Aside from providing characters and settings for third-rate adaptations, video games have been poorly served by cinema for many years but thankfully, Wreck-It-Ralph feels like a long overdue love-letter with more cameos and in-jokes that even the most calloused of thumb-bandits might miss. The opening is especially brilliant, showing Ralph at a group therapy session attended by the likes of Bowser, M. Bison and even Clyde the ghost from Pac-Man. The film manages to span the full spectrum of video games with 8-bit graphics and simplistic gameplay perfectly mimicked before blending seamlessly with the high definition, ultra combative shooters gamers are more used to today. I loved the fact that the characters in Fix-It Felix, Jr still moved in a suitably 8-bit fashion, turning 90 degrees and missing the necessary frame-rates we take for granted these days.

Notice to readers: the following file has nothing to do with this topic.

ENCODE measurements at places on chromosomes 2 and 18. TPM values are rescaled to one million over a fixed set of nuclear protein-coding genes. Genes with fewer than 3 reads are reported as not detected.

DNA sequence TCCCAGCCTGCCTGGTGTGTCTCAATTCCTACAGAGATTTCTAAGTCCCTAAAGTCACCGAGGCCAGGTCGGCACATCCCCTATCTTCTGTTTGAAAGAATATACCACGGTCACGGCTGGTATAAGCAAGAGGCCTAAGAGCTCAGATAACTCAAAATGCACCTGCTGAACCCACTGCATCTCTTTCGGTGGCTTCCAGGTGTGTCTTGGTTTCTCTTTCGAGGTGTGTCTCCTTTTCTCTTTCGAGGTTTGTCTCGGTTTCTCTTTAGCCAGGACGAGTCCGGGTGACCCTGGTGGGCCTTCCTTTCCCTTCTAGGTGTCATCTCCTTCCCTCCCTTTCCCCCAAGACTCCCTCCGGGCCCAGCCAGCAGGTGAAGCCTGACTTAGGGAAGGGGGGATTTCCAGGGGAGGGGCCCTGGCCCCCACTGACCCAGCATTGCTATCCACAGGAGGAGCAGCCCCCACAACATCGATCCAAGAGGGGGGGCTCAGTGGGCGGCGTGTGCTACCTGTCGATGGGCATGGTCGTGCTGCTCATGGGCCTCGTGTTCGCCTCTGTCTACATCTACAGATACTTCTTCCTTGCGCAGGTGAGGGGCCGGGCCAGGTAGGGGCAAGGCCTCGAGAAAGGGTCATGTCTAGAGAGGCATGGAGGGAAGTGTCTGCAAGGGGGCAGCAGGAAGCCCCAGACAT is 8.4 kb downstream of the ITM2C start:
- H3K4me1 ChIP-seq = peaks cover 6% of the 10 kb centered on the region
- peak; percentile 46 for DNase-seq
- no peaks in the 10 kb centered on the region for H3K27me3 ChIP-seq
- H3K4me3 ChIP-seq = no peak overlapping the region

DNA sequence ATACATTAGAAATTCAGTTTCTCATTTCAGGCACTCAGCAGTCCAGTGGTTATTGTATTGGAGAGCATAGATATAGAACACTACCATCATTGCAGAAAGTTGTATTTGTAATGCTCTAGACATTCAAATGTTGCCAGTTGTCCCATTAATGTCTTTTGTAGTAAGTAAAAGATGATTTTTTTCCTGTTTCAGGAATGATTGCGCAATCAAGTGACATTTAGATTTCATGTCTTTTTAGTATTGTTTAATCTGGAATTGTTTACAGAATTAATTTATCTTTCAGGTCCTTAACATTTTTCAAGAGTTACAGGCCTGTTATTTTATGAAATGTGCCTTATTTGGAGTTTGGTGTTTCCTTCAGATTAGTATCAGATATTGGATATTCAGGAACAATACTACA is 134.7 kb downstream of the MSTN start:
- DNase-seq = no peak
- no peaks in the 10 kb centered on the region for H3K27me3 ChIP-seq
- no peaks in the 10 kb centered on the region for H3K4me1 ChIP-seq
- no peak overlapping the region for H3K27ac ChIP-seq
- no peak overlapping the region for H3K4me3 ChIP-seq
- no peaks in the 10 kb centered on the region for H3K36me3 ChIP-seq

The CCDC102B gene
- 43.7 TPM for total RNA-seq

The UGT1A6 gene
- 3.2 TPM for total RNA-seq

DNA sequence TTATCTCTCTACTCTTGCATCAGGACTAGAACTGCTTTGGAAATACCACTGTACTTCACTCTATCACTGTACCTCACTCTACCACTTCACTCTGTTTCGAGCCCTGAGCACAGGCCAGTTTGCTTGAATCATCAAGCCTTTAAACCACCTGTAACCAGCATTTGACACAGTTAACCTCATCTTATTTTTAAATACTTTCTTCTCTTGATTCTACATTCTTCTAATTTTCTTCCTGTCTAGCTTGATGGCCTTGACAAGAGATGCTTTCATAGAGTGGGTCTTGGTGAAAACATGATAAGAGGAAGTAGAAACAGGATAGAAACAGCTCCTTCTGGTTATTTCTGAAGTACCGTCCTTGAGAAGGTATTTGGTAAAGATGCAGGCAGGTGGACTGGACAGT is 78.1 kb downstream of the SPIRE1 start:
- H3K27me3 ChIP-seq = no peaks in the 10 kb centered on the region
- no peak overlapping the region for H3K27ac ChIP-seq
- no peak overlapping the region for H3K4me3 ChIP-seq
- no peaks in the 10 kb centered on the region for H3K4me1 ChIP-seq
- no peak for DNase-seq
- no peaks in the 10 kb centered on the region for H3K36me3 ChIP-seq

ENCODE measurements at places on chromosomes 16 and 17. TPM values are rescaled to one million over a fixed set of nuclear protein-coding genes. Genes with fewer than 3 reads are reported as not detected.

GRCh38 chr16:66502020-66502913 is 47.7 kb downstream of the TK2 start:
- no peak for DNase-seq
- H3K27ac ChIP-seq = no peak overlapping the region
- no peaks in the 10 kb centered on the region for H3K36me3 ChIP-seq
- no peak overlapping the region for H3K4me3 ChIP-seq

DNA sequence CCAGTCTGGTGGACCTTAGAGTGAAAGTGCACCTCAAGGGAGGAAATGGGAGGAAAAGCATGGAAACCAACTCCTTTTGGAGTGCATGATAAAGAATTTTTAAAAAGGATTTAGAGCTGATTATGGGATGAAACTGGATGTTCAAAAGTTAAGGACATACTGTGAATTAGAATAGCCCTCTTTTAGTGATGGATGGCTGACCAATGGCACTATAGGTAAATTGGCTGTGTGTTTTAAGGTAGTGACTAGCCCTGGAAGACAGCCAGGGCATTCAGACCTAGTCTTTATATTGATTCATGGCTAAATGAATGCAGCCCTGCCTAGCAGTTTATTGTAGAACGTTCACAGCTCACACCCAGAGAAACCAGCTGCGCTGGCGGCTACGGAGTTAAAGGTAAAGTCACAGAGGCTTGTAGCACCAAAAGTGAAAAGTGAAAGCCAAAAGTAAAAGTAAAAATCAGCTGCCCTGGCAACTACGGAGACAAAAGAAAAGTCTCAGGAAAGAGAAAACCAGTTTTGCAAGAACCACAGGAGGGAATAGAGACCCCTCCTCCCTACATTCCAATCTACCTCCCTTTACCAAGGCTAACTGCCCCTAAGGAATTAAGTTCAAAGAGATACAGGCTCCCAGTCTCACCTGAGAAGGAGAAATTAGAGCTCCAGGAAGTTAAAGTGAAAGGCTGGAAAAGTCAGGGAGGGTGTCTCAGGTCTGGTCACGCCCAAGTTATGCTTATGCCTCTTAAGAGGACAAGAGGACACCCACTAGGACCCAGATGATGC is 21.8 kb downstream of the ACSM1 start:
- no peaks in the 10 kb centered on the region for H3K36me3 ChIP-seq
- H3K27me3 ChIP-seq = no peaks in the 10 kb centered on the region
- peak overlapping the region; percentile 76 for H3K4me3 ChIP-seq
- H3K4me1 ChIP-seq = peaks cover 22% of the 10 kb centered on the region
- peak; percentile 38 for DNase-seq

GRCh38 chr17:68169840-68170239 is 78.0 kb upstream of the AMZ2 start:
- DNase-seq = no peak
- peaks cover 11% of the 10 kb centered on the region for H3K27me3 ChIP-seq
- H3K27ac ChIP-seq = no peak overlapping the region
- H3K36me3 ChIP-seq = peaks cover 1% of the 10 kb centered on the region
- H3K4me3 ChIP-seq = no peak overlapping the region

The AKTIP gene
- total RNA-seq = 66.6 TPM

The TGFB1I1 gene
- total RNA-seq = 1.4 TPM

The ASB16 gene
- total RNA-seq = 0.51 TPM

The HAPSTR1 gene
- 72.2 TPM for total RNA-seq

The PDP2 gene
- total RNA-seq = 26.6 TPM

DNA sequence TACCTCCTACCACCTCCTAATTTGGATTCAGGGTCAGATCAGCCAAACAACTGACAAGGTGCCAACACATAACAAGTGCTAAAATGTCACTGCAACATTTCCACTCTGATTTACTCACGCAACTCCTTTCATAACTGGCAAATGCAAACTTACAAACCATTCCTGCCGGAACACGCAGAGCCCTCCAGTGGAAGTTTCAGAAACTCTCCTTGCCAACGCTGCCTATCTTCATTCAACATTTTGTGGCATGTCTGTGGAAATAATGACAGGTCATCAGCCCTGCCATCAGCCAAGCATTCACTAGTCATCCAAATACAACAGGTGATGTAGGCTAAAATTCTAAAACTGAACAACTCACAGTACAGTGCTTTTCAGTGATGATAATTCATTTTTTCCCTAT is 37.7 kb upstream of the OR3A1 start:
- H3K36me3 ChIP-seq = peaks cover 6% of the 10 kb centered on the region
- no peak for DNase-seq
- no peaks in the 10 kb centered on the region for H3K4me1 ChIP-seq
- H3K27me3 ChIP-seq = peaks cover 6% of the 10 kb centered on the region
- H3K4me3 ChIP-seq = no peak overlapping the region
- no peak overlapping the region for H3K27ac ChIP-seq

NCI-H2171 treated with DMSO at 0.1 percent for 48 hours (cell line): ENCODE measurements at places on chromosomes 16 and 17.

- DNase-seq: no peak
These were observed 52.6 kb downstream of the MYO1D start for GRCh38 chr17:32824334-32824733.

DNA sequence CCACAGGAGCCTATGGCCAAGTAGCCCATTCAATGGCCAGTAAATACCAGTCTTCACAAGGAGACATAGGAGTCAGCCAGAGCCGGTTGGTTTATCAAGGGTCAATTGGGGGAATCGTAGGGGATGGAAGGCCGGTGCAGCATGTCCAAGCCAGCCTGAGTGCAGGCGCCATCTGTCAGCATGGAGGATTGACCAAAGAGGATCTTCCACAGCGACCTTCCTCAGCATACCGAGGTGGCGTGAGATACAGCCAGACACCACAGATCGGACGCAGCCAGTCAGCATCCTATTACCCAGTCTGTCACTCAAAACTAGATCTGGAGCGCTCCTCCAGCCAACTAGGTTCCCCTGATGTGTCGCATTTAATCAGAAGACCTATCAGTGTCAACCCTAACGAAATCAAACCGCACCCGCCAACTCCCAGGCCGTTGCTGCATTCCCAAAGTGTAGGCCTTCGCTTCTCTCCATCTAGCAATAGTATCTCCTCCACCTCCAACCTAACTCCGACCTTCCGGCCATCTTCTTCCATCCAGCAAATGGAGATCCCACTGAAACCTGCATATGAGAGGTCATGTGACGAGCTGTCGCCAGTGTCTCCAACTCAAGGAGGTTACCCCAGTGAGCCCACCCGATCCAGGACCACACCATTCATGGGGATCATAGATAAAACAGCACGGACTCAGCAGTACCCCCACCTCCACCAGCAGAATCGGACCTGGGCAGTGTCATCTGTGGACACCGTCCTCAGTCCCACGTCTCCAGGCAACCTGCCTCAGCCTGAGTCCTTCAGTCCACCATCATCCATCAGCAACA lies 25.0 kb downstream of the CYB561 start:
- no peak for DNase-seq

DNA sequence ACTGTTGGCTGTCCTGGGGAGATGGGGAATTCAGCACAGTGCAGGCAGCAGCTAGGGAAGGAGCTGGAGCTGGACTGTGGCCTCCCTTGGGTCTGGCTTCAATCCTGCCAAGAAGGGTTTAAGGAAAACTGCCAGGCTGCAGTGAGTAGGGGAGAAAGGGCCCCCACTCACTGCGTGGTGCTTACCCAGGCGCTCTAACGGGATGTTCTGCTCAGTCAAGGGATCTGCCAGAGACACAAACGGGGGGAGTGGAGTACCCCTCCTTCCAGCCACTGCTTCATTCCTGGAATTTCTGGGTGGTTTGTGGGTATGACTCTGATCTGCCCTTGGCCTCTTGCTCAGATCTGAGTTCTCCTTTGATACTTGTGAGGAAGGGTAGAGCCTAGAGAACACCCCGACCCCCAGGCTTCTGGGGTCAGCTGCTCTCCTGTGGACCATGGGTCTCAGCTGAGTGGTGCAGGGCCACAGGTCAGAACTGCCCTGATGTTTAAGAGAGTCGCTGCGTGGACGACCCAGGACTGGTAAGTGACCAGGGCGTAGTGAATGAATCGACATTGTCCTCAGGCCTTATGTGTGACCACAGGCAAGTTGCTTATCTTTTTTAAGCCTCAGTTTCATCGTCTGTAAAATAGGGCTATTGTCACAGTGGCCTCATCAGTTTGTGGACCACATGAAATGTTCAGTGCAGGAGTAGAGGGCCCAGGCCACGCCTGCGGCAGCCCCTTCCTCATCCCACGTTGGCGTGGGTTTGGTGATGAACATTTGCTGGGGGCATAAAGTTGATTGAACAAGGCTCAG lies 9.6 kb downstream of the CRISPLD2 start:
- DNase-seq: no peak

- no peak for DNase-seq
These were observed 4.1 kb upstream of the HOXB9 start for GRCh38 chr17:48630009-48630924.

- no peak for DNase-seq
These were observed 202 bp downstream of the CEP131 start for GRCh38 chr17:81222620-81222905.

Reilly turns in a sympathetic performance as Ralph, striving to become something more than a basic baddie while Silverman sounds as though she is only twelve as the pint-sized pocket-rocket racer Vanellope. But personally, the best performance comes from Tudyk as King Candy - his voice and mannerisms are pitch-perfect recreations of the beloved Disney voice-artist Ed Wynn and gives the character depth and personality in spades. There's plenty in the film for both children and adults to enjoy, especially if gaming has been a hobby for many years.
- The high score on the Fix-It Felix, Jr. machine is 120501. This is a reference to the birthday of Walt Disney, December 5th 1901.
- Much of the graffiti shown in Game Central Station contain references to video games such as "Sheng Long Was Here", a nod to a supposedly hidden character in Street Fighter II. The Game Central Station was modelled on Grand Central Station in New York.
- Calhoun's full name is Tamora Jean Calhoun. At no point in the film is her full name ever spoken - only in the end credits is her name revealed.
What's not to like?